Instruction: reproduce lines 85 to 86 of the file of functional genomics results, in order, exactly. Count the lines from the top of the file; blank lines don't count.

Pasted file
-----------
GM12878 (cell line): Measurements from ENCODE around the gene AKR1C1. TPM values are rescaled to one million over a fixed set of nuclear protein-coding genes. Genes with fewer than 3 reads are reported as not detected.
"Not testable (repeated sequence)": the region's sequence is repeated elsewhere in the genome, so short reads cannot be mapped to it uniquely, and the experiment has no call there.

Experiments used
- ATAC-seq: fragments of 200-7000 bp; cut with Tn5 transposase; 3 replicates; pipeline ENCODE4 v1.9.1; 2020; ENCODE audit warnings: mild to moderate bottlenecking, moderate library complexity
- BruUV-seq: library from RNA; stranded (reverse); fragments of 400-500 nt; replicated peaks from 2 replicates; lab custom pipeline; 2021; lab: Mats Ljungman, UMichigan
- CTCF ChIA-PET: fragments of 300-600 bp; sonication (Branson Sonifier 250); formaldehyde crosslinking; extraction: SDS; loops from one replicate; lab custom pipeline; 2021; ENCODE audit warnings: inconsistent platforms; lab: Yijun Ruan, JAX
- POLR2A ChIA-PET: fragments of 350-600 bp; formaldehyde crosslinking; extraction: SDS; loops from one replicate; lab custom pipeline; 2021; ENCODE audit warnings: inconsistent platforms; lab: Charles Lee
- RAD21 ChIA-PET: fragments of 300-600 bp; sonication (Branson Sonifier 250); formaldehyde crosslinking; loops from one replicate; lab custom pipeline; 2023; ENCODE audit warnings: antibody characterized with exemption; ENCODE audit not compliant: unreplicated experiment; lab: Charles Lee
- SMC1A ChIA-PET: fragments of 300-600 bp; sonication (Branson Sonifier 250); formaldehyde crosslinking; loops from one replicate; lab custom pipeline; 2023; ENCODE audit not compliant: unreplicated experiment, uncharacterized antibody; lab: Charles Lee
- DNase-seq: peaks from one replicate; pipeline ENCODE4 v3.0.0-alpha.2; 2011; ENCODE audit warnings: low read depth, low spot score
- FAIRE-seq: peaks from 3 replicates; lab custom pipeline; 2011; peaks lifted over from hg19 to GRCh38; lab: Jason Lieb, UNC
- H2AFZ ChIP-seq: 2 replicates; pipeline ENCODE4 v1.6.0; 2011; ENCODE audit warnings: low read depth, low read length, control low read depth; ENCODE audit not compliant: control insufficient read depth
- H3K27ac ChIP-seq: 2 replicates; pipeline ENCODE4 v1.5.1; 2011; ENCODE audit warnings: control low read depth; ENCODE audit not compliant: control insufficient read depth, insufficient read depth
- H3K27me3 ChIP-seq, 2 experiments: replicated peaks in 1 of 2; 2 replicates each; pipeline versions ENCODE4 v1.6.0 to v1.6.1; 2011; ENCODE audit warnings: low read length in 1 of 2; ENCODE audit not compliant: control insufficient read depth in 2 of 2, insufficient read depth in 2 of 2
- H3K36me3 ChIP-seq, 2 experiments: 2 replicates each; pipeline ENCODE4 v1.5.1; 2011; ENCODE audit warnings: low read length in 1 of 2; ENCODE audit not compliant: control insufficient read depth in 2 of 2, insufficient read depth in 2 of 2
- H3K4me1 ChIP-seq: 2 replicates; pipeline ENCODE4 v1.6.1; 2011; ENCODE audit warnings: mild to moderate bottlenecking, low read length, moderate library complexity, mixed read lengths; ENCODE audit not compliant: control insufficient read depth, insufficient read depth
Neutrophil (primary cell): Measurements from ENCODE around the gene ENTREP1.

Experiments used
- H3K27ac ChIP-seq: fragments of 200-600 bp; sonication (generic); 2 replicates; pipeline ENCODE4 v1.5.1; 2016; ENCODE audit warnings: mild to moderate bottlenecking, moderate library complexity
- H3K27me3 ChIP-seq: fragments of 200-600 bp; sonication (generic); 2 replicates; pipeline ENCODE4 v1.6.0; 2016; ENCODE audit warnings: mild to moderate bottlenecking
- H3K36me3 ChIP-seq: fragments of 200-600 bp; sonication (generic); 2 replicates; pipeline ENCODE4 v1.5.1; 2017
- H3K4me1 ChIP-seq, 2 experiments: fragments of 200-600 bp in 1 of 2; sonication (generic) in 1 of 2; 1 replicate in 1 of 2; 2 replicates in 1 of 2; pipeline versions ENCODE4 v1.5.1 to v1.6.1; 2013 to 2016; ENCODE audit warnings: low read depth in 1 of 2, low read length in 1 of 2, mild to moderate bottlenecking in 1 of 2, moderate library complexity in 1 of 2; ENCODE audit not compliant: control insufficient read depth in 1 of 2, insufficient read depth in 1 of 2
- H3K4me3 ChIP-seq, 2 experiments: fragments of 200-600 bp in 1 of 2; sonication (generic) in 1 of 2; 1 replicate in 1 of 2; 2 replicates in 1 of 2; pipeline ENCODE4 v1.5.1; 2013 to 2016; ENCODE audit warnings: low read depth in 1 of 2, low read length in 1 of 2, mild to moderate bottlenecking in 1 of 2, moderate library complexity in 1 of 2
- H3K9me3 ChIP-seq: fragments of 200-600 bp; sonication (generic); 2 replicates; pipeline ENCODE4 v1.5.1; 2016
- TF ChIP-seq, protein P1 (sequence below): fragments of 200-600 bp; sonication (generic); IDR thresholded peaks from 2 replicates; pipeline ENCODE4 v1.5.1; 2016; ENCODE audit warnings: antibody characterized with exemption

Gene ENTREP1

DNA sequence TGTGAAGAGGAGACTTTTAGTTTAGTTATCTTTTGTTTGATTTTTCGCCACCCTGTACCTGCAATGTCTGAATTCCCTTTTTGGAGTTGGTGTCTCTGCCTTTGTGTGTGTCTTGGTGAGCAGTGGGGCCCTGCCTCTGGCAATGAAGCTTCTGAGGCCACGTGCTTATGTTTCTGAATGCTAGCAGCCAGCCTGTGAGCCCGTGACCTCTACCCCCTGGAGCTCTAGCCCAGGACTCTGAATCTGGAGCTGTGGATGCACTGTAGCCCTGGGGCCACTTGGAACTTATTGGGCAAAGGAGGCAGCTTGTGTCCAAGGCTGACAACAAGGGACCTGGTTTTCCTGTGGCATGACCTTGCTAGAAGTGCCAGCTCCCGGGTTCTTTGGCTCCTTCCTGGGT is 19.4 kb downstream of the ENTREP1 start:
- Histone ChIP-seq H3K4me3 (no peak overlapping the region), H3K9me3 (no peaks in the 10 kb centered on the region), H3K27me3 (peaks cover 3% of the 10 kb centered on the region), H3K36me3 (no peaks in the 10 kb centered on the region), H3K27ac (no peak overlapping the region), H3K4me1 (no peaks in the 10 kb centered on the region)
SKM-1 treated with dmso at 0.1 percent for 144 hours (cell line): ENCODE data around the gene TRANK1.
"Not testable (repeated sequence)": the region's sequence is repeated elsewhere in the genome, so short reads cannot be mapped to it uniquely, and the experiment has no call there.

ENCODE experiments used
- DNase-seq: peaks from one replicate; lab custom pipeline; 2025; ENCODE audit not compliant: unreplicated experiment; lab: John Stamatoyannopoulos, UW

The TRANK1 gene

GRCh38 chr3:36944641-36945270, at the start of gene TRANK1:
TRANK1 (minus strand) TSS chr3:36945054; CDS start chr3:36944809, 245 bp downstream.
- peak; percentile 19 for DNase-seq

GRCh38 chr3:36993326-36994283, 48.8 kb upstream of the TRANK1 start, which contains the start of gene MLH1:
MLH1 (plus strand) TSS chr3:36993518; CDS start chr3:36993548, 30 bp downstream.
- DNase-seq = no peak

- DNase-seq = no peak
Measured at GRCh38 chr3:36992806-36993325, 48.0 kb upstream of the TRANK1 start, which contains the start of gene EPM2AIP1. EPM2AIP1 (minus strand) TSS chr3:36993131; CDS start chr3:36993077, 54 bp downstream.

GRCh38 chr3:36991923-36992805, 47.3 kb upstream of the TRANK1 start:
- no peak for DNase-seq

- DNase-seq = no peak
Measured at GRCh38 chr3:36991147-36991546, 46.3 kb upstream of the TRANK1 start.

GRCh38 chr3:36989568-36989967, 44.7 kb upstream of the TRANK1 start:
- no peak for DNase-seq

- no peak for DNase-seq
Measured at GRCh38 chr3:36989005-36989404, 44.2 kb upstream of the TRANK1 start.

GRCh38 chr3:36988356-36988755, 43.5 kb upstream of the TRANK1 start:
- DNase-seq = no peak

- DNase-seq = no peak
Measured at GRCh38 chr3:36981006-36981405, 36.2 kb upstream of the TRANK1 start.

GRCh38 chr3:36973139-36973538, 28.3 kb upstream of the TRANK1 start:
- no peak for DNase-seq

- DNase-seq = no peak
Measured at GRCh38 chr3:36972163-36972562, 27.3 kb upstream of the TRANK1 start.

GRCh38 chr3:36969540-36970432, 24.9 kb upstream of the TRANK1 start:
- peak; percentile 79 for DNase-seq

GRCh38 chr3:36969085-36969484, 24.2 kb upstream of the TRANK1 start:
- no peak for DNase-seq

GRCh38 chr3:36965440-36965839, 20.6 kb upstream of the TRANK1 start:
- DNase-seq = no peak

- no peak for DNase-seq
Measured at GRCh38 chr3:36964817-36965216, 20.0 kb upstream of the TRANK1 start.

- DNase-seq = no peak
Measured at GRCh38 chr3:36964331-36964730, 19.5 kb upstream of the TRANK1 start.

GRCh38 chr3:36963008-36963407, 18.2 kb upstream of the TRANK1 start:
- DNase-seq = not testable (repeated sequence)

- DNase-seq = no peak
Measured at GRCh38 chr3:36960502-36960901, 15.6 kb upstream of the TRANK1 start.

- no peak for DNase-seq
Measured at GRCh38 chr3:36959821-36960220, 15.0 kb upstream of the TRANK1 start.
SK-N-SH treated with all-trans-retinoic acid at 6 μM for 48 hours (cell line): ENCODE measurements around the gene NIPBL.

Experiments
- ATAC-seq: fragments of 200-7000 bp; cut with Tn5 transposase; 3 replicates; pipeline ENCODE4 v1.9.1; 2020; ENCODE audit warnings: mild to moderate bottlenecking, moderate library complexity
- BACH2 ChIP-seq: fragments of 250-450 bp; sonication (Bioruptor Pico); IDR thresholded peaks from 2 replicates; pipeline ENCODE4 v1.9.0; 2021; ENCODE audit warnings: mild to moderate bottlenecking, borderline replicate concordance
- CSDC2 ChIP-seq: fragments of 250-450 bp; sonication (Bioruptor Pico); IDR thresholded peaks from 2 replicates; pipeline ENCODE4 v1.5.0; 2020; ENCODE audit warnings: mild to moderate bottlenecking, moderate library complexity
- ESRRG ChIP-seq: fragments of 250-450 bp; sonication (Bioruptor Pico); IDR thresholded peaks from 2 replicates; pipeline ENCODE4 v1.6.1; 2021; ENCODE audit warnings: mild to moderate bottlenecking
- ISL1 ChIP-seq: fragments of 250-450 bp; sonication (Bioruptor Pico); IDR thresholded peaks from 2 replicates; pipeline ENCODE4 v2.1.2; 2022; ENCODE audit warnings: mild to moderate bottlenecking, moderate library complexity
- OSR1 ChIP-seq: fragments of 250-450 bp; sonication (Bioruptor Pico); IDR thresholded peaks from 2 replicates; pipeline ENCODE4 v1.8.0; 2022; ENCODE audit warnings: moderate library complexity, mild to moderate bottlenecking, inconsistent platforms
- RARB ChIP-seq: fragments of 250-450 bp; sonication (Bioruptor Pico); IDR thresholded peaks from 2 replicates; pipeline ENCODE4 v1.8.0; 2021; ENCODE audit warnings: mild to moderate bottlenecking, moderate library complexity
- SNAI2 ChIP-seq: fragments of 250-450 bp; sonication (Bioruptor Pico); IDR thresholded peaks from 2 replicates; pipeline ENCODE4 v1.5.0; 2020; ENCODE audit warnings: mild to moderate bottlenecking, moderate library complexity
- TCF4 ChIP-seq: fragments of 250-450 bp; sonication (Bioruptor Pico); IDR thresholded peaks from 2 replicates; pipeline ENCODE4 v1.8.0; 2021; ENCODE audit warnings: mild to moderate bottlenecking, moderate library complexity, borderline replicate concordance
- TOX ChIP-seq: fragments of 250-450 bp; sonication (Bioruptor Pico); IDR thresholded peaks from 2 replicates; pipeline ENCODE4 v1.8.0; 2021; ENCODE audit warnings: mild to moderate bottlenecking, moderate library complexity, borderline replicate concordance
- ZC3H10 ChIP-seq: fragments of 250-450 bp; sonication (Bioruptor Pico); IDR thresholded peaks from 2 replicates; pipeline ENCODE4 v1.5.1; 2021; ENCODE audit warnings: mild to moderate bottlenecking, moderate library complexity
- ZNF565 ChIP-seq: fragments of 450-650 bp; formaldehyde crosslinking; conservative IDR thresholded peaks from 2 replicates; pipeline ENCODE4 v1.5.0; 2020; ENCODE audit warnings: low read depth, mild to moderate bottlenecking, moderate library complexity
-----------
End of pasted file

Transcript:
- TOX ChIP-seq: fragments of 250-450 bp; sonication (Bioruptor Pico); IDR thresholded peaks from 2 replicates; pipeline ENCODE4 v1.8.0; 2021; ENCODE audit warnings: mild to moderate bottlenecking, moderate library complexity, borderline replicate concordance
- ZC3H10 ChIP-seq: fragments of 250-450 bp; sonication (Bioruptor Pico); IDR thresholded peaks from 2 replicates; pipeline ENCODE4 v1.5.1; 2021; ENCODE audit warnings: mild to moderate bottlenecking, moderate library complexity